The YMCA’s history with the Poppy
The appearance of brilliant red poppies on lapels across Canada is an annual symbol of the coming of Remembrance Day. Each year, over 18 million of these flowers are sold in Canada and help us acknowledge the armistice that ended the First World War on November 11, 1918.
The symbolic meaning of the poppy came in 1915, after Canadian soldier and military doctor, John McCrae, a physician who served in the Canadian Field Artillery, wrote his now famous poem, “In Flanders Fields.” After the death of a friend, he noticed the brilliant poppies that had managed to grow despite the devastation to the landscape caused by the war.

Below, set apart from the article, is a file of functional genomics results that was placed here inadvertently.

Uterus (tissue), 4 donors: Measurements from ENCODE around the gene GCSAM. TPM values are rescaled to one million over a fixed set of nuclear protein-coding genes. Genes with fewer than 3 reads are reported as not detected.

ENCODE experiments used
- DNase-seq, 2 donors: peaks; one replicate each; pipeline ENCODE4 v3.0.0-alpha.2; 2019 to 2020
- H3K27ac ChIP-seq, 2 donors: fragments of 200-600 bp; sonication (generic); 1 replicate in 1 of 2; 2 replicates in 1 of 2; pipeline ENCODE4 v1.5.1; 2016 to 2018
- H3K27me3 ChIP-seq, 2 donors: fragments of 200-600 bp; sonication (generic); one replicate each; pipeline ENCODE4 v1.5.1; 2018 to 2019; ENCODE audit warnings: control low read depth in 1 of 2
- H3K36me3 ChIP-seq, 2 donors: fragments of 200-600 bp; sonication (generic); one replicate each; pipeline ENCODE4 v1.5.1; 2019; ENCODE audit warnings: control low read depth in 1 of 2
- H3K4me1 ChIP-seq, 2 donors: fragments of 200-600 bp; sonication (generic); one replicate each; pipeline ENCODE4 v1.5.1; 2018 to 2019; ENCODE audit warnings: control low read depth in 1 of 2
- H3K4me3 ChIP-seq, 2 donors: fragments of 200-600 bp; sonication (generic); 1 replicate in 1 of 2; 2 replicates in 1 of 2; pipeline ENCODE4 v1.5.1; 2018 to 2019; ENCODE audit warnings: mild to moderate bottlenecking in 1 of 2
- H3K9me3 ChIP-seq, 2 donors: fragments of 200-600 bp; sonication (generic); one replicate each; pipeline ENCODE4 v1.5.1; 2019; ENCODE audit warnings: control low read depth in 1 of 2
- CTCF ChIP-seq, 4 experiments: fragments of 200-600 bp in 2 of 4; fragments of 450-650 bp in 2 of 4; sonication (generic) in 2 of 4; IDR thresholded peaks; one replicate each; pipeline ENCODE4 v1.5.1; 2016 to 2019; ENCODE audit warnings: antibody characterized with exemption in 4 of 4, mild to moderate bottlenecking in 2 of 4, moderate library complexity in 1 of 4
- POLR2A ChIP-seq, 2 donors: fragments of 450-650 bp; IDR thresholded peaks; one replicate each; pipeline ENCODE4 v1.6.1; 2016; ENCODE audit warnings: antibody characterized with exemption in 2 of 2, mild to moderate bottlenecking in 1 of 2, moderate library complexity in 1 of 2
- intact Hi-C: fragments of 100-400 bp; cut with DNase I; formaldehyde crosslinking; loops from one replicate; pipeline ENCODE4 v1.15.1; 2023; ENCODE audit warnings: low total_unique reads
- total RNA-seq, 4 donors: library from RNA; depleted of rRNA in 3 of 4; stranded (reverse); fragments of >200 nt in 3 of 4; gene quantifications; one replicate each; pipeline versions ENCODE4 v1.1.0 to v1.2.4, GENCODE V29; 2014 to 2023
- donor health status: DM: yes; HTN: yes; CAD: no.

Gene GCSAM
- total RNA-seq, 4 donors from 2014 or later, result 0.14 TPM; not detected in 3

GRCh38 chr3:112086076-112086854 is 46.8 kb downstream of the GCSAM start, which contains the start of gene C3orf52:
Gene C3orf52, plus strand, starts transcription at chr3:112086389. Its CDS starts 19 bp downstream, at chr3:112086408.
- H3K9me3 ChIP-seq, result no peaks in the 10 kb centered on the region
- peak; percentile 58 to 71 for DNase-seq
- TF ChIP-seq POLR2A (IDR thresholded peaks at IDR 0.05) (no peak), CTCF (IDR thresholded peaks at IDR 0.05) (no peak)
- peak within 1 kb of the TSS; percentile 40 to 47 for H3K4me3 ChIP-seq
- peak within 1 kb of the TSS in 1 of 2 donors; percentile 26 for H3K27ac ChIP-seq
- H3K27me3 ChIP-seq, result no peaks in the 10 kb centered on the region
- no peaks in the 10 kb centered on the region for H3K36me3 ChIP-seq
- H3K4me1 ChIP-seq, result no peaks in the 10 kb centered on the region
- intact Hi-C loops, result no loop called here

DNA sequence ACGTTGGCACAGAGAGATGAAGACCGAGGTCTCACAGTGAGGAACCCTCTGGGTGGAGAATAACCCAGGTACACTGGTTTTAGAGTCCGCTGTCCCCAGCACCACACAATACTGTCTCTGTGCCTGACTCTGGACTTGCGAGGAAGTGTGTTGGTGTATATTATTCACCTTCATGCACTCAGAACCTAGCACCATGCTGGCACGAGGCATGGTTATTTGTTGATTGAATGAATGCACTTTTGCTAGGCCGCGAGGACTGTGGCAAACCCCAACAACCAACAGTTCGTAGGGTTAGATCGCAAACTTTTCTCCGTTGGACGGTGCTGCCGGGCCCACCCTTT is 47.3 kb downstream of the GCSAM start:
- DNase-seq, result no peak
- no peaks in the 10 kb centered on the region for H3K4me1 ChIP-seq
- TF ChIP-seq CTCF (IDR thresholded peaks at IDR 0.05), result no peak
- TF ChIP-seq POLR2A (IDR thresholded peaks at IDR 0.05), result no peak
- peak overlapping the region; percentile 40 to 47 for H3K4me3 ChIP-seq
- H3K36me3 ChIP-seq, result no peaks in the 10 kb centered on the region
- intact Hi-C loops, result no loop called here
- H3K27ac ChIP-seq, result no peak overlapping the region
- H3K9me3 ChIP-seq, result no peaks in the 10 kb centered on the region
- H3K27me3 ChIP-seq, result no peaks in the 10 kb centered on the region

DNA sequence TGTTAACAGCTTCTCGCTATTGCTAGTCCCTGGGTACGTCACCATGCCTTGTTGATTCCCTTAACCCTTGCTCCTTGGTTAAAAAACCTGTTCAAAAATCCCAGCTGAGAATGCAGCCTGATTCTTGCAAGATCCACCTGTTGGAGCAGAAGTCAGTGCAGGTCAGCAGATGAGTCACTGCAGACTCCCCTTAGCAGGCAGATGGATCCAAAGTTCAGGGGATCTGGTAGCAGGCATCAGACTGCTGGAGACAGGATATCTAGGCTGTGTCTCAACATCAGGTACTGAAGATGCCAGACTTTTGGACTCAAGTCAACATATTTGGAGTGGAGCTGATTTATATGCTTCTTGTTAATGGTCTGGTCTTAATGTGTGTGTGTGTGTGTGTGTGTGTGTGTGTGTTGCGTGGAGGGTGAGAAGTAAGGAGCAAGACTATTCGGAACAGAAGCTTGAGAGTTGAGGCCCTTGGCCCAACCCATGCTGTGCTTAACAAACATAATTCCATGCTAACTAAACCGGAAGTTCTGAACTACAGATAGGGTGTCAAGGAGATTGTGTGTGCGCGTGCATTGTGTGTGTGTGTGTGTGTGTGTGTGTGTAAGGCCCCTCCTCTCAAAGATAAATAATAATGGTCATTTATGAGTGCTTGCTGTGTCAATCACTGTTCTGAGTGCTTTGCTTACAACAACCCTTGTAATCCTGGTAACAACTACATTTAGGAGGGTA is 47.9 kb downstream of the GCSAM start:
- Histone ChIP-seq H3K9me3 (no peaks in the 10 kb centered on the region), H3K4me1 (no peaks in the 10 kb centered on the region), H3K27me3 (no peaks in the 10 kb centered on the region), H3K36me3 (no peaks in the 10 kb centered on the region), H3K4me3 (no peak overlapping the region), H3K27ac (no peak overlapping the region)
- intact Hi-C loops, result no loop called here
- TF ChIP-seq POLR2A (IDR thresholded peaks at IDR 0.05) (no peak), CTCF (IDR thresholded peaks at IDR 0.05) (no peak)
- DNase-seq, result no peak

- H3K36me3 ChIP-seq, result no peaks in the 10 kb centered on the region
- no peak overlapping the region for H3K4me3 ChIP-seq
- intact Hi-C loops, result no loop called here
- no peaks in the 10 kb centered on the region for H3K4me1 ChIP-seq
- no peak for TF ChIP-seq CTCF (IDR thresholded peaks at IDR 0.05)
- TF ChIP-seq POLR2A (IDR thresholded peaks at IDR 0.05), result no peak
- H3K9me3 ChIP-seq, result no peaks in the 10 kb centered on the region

When Miss Moina Michael, who was working for the Overseas YMCA Secretaries in New York City, stumbled on McCrae’s poem in Ladies Home Journal, she made a personal pledge to “keep the faith.” She vowed always to wear a red poppy of Flanders Fields as a sign of remembrance. It would become an emblem for “keeping the faith with all who died.”
In 1920, at the YMCA at Columbia University, Moina Michael met and shared her decision to wear a poppy with Madame E. Guérin, a visitor from France. After their meeting, Madame Guérin began selling handmade poppies around Armistice Day to raise money for poor children in war-torn areas of Europe.
Madame Guérin visited Canada in 1921 and convinced the Great War Veterans Association (now The Royal Canadian Legion) to adopt the poppy as a symbol of remembrance in aid of fundraising. In November 1921 poppies were first distributed and the Canadian tradition of wearing a poppy.
Story taken from the YMCA of Oakville.